When President Carter finished his energy message Monday night, a friend of mine turned off his set and said, "I'm getting awfully tired of these phony crises."
"Why do you think it's a phony crisis?" I asked.
"Are you serious?" he said. "Remember the big crisis during the Arab oil embargo? At first, there was no gasoline to be had for love or money.But as soon as the price get boosted up high enough, there was plenty of gasoline. Who does Carter think he's kidding?"
My friend's reaction dismayed me, and I set out to find out whether it was shared by others. I began asking people what they thought of the President's message.
The answers I received were mixed, but generally unfavorable. One woman said: "We've been lied to so often I don't believe anybody any more. I've heard all this stuff before."
"The little guy is about to be squeezed again," was another comment. "We're going to be ripped off for our gas and electricity and gasoline, and all those millions of dollars we'll shell out are going to run right into the pockets of the rich, as usual."
A white collar union member said: "If the auto industry is disrupted, what will happen to the people who now work in the factories that make those big gas guzzlers? And what will happen to the country that supply parts for Detroit? I think Carter had better realize that if he disrupts the auto industry he'll be disurpting the whole economy. I can tell you right now that if the purpose of that speech was to convince me that the situation is so bad that we have to turn everybody's life upside-down by tomorrow morning it was a failure. I just don't buy that."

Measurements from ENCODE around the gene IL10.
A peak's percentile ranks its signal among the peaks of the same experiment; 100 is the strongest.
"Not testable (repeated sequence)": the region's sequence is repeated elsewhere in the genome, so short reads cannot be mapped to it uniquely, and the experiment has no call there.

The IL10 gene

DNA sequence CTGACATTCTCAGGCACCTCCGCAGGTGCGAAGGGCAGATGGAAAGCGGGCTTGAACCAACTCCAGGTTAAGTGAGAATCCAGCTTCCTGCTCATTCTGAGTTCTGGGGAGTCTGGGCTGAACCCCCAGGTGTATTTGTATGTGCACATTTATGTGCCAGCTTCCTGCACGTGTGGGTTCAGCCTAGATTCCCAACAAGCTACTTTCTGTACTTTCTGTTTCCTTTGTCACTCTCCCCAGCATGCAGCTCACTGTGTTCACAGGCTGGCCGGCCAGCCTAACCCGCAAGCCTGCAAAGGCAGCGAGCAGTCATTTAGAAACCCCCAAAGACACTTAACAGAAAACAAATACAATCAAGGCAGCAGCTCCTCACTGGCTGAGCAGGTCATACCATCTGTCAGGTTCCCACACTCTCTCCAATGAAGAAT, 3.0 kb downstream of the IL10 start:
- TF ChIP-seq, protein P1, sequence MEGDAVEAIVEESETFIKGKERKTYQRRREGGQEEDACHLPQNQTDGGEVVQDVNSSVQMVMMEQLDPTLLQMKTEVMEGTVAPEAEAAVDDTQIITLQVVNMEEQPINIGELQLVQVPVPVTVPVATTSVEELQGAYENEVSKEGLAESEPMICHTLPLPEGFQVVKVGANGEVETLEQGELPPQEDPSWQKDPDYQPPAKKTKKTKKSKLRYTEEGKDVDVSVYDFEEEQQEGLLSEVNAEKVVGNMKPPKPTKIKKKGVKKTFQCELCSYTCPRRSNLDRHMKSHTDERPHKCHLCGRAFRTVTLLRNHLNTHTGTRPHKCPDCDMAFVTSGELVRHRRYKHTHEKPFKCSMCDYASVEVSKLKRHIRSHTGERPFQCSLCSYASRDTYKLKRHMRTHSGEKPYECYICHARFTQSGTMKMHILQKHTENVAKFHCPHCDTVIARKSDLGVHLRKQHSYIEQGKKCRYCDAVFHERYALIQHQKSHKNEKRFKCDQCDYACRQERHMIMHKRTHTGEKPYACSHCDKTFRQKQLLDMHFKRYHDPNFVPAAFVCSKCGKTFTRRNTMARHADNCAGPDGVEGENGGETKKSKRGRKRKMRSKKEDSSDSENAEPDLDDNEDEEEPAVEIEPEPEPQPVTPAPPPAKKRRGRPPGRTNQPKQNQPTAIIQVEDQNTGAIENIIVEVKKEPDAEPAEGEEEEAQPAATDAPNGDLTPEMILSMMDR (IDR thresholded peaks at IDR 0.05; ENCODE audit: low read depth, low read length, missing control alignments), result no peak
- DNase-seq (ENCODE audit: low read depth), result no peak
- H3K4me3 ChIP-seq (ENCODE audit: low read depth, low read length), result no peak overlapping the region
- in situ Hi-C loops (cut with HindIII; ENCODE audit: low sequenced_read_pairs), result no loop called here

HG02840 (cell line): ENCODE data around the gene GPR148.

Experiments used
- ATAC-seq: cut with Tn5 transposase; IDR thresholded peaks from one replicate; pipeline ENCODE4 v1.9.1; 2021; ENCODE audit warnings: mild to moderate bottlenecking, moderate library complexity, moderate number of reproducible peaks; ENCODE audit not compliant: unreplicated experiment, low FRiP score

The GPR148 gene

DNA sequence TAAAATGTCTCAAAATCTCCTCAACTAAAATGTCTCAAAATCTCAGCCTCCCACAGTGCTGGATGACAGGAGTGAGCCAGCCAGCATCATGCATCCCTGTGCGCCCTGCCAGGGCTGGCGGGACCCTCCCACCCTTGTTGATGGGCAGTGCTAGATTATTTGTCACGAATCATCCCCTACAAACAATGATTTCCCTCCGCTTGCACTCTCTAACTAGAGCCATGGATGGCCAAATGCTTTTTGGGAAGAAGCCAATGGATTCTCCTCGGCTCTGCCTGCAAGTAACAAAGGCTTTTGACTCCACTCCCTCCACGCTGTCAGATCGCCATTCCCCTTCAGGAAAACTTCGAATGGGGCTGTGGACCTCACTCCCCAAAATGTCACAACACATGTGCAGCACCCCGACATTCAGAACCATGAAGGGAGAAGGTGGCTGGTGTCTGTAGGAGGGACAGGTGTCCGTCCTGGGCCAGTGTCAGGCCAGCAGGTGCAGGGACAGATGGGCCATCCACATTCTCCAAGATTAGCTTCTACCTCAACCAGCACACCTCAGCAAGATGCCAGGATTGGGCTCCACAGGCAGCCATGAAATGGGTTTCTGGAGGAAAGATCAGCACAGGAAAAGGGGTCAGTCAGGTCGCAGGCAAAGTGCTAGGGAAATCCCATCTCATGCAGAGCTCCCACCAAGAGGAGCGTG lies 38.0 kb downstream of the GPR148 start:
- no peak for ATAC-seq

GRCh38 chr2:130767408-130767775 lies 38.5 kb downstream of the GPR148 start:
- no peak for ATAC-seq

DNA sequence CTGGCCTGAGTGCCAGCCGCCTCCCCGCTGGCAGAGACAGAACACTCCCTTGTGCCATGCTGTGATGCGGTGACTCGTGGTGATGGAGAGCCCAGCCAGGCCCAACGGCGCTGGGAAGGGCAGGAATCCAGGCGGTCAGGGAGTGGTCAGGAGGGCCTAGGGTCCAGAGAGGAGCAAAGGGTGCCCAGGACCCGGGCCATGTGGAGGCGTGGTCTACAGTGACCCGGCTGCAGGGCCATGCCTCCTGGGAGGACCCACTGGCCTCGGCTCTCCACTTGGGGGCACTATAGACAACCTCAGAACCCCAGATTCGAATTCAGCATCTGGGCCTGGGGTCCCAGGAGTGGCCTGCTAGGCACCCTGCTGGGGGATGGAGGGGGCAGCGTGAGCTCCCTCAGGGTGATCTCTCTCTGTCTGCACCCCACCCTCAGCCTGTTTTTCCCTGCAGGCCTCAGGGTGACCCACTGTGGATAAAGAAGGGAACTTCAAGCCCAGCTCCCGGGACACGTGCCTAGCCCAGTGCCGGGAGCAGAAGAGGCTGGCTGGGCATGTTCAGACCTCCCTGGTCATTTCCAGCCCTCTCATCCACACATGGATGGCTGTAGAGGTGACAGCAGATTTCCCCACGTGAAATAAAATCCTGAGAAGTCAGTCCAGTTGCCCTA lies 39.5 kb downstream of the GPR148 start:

Most of the people I talked were well aware that the earth's resources are not infinite, but whatever danger they perceived was off in the distance somewhere. One man said: "We waste too much, and I can see where that's going to lead to a problem somewhere down the road, maybe 50 years from now. We probably ought to start making some plans pretty soon, but I just don't like the scare tactics they're using on us. There's no crisis now, that's for sure, and I refuse to get excited about a crisis that won't appear until after I'm dead and gone."
Only three of the people I talked to shared my firm conviction that the crisis is all too real - a clear and present danger to which we should have reacted long age.
It takes a long time to change a nation's lifestyle, so action must be initiated as soon as a need for change is entablished. Yet we are now arguing about whether tomorrow would be too soon to start something we should have done yesterday.
Simple common sense tells us that sooner or later our resources will run out. Simple arithmetic indicates that it will be sooner rather than later. Isn't it self-evident that the time for a serious reappraisal of our resources and priorities is now, not "somewhere down the road?"
We must produce more, waste less, put more emphasis on efficiency, and push ahead with new vigor on improving technology and research. If we fall to do these things, and do them quickly, we will very likely put our standard of living in jeopardy, and with it our democratic system of government.
The prposals that President Carter will lay before the Congress later today will put us to the kind of test we face in wartime, but with one significant difference. It is relatively easy to respond to a threat from a visible enemy. It is not so easy to make sacrifices when the danger is posed by a vague concept - an invisible possibility that some day, maybe, perhaps, if we're unlucky, our resources may run out.
I hope that the opinions I heard during my unscientific inquiry were not typical of the nation's reaction to Mr. Carter's message. If they were, we are in deep trouble.